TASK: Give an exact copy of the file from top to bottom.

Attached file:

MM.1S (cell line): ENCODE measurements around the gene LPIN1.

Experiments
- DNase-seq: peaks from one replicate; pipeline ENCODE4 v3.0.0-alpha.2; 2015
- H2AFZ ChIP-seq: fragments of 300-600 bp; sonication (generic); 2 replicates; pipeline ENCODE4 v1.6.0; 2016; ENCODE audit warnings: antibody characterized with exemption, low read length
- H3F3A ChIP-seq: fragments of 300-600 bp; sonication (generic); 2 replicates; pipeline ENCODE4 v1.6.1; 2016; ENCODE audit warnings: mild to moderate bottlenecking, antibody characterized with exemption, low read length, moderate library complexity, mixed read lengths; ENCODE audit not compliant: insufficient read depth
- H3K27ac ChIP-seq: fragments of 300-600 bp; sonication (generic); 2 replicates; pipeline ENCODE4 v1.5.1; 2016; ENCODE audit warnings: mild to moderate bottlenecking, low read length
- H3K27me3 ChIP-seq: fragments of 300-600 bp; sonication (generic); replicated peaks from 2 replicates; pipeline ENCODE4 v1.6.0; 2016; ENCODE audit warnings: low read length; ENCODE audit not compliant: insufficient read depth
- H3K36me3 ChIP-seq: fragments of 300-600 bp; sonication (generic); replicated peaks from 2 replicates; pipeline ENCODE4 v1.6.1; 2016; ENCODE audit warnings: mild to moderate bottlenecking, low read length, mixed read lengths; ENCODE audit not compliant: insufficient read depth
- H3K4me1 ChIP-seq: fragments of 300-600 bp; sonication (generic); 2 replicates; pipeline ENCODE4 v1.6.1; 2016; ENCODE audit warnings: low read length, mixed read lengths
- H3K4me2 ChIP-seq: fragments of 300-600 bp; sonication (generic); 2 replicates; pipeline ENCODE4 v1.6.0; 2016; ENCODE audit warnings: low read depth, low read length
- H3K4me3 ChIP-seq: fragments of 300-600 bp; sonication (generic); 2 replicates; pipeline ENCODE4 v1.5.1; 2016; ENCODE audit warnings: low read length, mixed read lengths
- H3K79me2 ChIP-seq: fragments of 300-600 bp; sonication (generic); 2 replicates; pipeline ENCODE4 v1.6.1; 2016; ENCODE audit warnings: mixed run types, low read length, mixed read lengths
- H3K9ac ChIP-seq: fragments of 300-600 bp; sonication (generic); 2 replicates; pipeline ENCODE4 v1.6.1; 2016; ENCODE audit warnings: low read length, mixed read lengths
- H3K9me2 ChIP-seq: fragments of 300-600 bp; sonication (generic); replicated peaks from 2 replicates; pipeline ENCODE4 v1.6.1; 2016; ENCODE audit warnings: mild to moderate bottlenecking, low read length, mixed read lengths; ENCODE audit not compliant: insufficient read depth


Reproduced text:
MM.1S (cell line): ENCODE measurements around the gene LPIN1.

Experiments
- DNase-seq: peaks from one replicate; pipeline ENCODE4 v3.0.0-alpha.2; 2015
- H2AFZ ChIP-seq: fragments of 300-600 bp; sonication (generic); 2 replicates; pipeline ENCODE4 v1.6.0; 2016; ENCODE audit warnings: antibody characterized with exemption, low read length
- H3F3A ChIP-seq: fragments of 300-600 bp; sonication (generic); 2 replicates; pipeline ENCODE4 v1.6.1; 2016; ENCODE audit warnings: mild to moderate bottlenecking, antibody characterized with exemption, low read length, moderate library complexity, mixed read lengths; ENCODE audit not compliant: insufficient read depth
- H3K27ac ChIP-seq: fragments of 300-600 bp; sonication (generic); 2 replicates; pipeline ENCODE4 v1.5.1; 2016; ENCODE audit warnings: mild to moderate bottlenecking, low read length
- H3K27me3 ChIP-seq: fragments of 300-600 bp; sonication (generic); replicated peaks from 2 replicates; pipeline ENCODE4 v1.6.0; 2016; ENCODE audit warnings: low read length; ENCODE audit not compliant: insufficient read depth
- H3K36me3 ChIP-seq: fragments of 300-600 bp; sonication (generic); replicated peaks from 2 replicates; pipeline ENCODE4 v1.6.1; 2016; ENCODE audit warnings: mild to moderate bottlenecking, low read length, mixed read lengths; ENCODE audit not compliant: insufficient read depth
- H3K4me1 ChIP-seq: fragments of 300-600 bp; sonication (generic); 2 replicates; pipeline ENCODE4 v1.6.1; 2016; ENCODE audit warnings: low read length, mixed read lengths
- H3K4me2 ChIP-seq: fragments of 300-600 bp; sonication (generic); 2 replicates; pipeline ENCODE4 v1.6.0; 2016; ENCODE audit warnings: low read depth, low read length
- H3K4me3 ChIP-seq: fragments of 300-600 bp; sonication (generic); 2 replicates; pipeline ENCODE4 v1.5.1; 2016; ENCODE audit warnings: low read length, mixed read lengths
- H3K79me2 ChIP-seq: fragments of 300-600 bp; sonication (generic); 2 replicates; pipeline ENCODE4 v1.6.1; 2016; ENCODE audit warnings: mixed run types, low read length, mixed read lengths
- H3K9ac ChIP-seq: fragments of 300-600 bp; sonication (generic); 2 replicates; pipeline ENCODE4 v1.6.1; 2016; ENCODE audit warnings: low read length, mixed read lengths
- H3K9me2 ChIP-seq: fragments of 300-600 bp; sonication (generic); replicated peaks from 2 replicates; pipeline ENCODE4 v1.6.1; 2016; ENCODE audit warnings: mild to moderate bottlenecking, low read length, mixed read lengths; ENCODE audit not compliant: insufficient read depth